There are no pieces of priceless antiquity, no ancient family heirlooms — even the couture gowns have been returned to Chatsworth. Instead, I found a table, reconstructed in the estate workshop from bits of old furniture scrimmaged from the attic, a chair cushion emblazoned with a high-street snap depicting afternoon tea at Lismore — a gift from one of her grandchildren. And a miscellany of artworks: a 1959 portrait of the duchess painted by Duncan Grant (guide price £2,000-£3,000); botanical paintings by her daughter Emma Tennant (£1,000); a sweet picture of the Old Vicarage, a gift to the Duchess from the Peak District Artisans (£600); and a seemingly infinite brood of chicken statuettes and sculptures.

From a set of 12 Royal Crown derby plates to mark the Duke and Duchess's golden wedding anniversary

The collection mixes high and low: I was shown a scarlet butterfly-shaped Asprey box (£800), inscribed with the initials DD, containing a butterfly brooch (guide price £25,000) and a Chanel paste camellia (worth about £400). The duchess would scatter multiple jewels along her sleeves. There are numerous Elvis mementoes, including a phone that plays an incessant, plangent recording of “Jailhouse Rock” when it rings. The duchess was an ardent fan: the rest of the family not so much. “The phone drove me absolutely bats,” says the 12th Duke of Devonshire, known by all as Stoker, of his mother’s favourite whimsy. “It was quite funny once. But when it rang a lot, which it did because she was always on the telephone ... this was before mobiles ... it was really, really unacceptable.”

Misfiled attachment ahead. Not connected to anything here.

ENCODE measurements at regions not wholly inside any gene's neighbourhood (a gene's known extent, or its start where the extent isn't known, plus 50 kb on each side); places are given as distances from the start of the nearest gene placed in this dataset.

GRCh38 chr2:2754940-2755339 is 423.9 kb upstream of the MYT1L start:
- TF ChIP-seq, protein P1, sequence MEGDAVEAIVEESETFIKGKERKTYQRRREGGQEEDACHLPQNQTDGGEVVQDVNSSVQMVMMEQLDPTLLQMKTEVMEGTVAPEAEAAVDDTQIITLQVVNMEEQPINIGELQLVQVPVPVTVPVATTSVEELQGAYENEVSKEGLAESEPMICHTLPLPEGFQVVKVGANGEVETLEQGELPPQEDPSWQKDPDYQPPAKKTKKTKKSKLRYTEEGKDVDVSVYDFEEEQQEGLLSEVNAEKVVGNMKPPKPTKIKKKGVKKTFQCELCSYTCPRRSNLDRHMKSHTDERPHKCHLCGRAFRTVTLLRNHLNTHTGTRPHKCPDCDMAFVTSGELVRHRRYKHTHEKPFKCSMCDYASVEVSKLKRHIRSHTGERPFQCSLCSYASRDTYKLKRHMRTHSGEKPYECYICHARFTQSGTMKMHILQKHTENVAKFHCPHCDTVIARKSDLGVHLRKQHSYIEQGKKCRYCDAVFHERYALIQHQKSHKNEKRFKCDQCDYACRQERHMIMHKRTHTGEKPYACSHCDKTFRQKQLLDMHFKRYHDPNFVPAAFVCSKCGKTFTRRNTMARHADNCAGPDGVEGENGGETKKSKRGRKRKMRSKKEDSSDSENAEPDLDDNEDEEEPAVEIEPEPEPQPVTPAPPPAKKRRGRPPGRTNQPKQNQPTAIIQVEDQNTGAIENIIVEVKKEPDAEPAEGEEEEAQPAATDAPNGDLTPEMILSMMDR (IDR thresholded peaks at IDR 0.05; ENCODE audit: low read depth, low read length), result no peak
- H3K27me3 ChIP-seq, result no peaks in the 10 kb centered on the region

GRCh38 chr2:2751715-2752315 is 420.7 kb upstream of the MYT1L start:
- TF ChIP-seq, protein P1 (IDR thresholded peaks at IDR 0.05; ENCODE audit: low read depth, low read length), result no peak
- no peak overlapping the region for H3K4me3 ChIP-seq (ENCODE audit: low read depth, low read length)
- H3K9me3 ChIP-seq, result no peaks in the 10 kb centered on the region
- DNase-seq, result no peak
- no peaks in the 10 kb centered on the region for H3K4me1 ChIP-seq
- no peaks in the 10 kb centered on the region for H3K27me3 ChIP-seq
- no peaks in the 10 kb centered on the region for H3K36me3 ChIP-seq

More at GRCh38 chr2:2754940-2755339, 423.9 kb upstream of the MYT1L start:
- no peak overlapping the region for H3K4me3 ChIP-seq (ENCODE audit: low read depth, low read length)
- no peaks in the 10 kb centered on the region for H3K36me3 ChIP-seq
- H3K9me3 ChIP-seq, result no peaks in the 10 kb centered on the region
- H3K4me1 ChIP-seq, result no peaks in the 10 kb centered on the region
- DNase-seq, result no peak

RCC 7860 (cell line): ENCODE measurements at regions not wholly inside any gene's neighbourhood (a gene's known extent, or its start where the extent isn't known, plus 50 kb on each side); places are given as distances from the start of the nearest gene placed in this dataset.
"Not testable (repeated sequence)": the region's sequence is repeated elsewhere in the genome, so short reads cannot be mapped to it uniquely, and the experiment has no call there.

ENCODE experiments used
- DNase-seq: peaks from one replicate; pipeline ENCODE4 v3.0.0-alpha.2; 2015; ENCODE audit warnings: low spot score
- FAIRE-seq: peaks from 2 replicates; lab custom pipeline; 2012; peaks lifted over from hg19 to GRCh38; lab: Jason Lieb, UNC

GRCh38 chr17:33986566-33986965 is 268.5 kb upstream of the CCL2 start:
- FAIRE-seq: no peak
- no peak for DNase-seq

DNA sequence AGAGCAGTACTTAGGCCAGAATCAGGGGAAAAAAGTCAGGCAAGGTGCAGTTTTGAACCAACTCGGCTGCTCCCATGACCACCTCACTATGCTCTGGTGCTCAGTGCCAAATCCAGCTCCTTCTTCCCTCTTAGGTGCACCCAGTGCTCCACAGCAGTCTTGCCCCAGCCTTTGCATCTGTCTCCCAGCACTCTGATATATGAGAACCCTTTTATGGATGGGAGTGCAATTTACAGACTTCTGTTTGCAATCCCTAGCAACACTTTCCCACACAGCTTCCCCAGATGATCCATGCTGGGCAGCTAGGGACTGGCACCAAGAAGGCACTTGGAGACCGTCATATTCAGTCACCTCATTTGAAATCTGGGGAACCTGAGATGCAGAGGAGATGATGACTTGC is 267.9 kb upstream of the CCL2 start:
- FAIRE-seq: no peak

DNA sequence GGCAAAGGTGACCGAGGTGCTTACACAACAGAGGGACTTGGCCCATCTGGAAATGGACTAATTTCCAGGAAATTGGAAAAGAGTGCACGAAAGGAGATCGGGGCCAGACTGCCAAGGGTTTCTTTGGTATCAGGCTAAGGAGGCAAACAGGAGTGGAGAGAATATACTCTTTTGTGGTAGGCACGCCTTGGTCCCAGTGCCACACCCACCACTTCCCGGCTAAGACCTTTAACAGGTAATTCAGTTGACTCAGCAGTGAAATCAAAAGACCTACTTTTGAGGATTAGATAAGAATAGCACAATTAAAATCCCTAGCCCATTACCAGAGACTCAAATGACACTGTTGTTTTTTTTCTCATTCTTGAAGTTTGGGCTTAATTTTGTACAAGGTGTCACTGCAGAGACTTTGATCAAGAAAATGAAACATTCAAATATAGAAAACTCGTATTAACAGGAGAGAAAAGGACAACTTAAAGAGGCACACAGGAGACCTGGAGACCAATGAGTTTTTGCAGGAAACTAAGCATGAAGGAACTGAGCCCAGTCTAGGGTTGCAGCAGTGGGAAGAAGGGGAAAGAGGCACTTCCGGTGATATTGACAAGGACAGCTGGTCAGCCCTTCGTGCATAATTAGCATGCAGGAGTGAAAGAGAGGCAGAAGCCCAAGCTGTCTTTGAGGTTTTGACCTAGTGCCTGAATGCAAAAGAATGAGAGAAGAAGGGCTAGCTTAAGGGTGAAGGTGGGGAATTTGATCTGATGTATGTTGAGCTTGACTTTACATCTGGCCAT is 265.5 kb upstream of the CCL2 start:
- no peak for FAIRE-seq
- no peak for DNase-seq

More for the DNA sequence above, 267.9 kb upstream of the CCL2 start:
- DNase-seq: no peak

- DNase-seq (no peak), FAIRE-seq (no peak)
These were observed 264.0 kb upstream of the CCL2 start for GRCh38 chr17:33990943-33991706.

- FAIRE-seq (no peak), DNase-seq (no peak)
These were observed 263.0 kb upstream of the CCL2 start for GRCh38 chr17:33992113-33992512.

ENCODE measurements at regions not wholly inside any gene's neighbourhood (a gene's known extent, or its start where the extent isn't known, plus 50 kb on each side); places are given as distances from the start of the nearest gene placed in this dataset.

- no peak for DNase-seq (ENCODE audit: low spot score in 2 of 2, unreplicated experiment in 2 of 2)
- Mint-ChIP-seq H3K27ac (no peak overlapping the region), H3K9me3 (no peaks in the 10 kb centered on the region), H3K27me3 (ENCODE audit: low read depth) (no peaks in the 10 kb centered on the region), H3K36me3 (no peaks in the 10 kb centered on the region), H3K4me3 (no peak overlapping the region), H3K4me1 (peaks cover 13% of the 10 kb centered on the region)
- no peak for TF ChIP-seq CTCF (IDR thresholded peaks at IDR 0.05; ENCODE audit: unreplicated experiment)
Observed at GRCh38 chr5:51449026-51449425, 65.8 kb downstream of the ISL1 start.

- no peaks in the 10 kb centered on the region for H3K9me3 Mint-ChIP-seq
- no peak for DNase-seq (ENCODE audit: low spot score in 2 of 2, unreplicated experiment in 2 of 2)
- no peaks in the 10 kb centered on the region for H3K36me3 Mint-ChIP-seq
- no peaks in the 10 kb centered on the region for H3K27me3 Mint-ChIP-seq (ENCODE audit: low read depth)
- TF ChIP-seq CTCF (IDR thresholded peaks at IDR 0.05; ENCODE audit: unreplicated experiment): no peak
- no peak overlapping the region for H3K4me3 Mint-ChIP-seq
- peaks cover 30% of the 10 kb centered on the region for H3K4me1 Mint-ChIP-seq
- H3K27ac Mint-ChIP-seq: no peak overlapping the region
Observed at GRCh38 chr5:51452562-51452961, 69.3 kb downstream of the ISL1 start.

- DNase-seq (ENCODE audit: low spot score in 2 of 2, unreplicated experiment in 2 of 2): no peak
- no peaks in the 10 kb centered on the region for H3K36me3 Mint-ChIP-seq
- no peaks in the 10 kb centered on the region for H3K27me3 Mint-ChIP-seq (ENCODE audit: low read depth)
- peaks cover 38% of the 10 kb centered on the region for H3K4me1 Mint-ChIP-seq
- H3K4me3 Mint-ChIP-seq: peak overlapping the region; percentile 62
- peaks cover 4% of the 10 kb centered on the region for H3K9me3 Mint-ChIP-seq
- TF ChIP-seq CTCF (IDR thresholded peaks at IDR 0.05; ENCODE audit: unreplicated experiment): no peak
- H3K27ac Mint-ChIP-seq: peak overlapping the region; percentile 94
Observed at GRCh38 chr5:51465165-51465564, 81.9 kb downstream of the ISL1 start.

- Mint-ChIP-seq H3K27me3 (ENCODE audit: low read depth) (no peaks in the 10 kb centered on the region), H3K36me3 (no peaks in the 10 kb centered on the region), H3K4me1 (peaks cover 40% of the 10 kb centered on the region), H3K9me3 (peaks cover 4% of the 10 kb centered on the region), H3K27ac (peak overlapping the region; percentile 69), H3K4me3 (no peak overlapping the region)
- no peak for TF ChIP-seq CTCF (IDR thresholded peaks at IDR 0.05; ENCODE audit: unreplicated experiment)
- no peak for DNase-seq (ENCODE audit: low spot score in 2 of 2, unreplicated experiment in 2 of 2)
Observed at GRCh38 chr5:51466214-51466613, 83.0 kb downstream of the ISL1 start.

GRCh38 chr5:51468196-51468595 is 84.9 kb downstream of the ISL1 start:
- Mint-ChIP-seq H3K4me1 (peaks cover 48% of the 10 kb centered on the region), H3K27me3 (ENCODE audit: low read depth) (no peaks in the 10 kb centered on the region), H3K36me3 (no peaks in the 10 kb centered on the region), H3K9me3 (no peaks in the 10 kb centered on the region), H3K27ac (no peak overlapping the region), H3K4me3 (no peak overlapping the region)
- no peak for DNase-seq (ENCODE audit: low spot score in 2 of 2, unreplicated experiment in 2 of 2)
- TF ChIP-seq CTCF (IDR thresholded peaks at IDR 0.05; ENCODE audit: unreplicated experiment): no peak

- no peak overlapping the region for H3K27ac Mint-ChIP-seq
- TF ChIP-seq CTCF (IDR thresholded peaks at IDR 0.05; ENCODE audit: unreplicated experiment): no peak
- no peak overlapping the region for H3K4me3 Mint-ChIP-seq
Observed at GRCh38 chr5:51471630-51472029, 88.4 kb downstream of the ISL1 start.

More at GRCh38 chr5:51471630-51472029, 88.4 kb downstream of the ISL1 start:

The sale’s value lies in its name. Known as a prestige sale, it persuades buyers of an item’s worth through the power of its association. “How do you price an Elvis carrier bag from Graceland? It’s very hard to quantify,” says David MacDonald, the specialist in charge of the Sotheby’s sale, who has catalogued each and every item. “I suppose, for us, it’s that every now and again you get a wonderful name that comes along — the Windsor sale that we had, the Jackie Kennedy sale we had — and this is like that. There is just some magic about her. All of these objects are a microcosm in telling the story.”

“Provenance is really the name of the game,” says Henry Wyndham, chairman of Sotheby’s Europe, and a friend of the duchess’s since the early 1970s, when he was first invited to Chatsworth to augment Stoker’s cricket team. “David and I have had to make an assessment of what the sale might make and we really haven’t a clue because you just don’t know what the Debo/Devonshire factor is. A teacup may be worth £100, but you might get somebody who used to go to Chatsworth and have tea with them pay £1,500. People have an intimacy with Debo that they don’t have with other figures. I think that’s the key to it. She seemed very accessible to people.”


Duncan Grant's 1959 portrait of the Duchess of Devonshire